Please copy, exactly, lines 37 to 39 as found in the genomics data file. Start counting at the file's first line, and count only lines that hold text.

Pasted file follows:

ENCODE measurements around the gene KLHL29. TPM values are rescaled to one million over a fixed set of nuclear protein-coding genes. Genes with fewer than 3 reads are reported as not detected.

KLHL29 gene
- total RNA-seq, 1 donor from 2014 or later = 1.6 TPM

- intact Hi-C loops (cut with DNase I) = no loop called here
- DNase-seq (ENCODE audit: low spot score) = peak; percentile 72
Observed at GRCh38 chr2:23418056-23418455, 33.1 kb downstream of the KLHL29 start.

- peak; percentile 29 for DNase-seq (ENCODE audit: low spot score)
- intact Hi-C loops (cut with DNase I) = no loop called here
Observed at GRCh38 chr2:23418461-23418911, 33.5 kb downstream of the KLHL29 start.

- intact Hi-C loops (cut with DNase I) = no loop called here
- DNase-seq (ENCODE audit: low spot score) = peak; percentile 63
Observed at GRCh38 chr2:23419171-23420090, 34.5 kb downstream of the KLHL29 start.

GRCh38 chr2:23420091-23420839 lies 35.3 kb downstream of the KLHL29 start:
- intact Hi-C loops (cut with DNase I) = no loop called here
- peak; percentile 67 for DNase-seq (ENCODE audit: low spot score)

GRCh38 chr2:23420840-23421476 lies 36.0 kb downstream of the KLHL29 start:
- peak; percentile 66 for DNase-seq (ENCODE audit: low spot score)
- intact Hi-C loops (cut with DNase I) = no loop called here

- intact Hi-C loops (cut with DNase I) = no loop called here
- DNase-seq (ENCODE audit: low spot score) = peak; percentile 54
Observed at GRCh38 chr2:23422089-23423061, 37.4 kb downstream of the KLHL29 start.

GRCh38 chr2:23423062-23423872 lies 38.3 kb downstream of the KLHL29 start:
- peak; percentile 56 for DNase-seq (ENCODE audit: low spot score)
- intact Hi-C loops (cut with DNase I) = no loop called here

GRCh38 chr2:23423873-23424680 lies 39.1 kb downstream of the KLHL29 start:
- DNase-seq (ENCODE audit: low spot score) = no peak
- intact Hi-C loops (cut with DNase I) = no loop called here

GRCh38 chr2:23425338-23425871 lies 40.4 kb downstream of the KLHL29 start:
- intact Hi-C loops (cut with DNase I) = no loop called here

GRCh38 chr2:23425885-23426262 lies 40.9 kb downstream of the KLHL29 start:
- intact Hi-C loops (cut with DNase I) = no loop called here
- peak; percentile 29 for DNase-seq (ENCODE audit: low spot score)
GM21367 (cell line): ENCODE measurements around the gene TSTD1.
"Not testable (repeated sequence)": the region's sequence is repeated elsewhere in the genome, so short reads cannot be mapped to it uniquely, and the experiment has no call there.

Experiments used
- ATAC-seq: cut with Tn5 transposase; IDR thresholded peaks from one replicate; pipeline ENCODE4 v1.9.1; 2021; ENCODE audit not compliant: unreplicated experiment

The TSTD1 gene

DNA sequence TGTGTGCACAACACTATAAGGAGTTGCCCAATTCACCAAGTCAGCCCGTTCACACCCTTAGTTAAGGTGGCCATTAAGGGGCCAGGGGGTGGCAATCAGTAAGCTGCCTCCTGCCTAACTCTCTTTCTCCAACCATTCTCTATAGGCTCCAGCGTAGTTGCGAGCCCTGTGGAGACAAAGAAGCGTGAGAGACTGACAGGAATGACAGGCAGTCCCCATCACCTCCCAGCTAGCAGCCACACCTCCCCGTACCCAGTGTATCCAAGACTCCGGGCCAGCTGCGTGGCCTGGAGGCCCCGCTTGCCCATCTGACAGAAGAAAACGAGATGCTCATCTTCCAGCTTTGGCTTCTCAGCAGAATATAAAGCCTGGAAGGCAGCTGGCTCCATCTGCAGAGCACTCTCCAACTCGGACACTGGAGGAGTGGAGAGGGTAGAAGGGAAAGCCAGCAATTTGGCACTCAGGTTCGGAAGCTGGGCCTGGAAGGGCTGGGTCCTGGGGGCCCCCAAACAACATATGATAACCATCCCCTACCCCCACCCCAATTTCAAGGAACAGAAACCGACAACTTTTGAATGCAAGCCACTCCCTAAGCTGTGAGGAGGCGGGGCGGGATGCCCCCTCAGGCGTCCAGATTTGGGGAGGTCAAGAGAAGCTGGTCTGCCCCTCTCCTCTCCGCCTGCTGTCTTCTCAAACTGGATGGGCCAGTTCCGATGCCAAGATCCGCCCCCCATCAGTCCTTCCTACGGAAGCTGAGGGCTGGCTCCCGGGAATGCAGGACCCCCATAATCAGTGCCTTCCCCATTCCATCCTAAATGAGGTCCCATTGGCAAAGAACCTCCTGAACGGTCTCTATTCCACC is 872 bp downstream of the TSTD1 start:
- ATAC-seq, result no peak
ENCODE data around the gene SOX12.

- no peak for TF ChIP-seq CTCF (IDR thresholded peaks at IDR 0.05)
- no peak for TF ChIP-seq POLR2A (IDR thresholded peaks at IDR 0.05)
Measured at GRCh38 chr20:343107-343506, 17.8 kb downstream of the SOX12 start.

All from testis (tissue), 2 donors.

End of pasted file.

The TSTD1 gene

DNA sequence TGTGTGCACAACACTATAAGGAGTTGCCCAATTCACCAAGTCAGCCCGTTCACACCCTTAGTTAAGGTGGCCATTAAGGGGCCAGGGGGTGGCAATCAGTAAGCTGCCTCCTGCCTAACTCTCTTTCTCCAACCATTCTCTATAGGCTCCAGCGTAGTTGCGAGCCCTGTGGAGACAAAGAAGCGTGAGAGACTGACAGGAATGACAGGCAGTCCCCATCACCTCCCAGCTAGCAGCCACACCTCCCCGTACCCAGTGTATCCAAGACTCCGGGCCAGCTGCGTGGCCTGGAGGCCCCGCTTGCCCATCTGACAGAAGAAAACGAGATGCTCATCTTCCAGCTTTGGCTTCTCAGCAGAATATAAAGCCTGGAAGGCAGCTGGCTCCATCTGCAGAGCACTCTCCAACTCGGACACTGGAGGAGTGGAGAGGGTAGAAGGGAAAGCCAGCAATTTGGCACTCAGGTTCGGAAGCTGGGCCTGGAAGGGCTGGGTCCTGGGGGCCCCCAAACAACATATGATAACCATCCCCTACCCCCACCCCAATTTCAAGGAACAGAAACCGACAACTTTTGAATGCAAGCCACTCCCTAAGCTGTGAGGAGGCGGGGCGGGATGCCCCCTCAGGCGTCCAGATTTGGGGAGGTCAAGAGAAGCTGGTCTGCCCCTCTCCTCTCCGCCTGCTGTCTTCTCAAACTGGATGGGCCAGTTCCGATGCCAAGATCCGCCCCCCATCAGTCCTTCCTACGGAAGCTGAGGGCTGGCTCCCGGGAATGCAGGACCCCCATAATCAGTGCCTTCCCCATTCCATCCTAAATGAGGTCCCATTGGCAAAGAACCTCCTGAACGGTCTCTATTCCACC is 872 bp downstream of the TSTD1 start:
- ATAC-seq, result no peak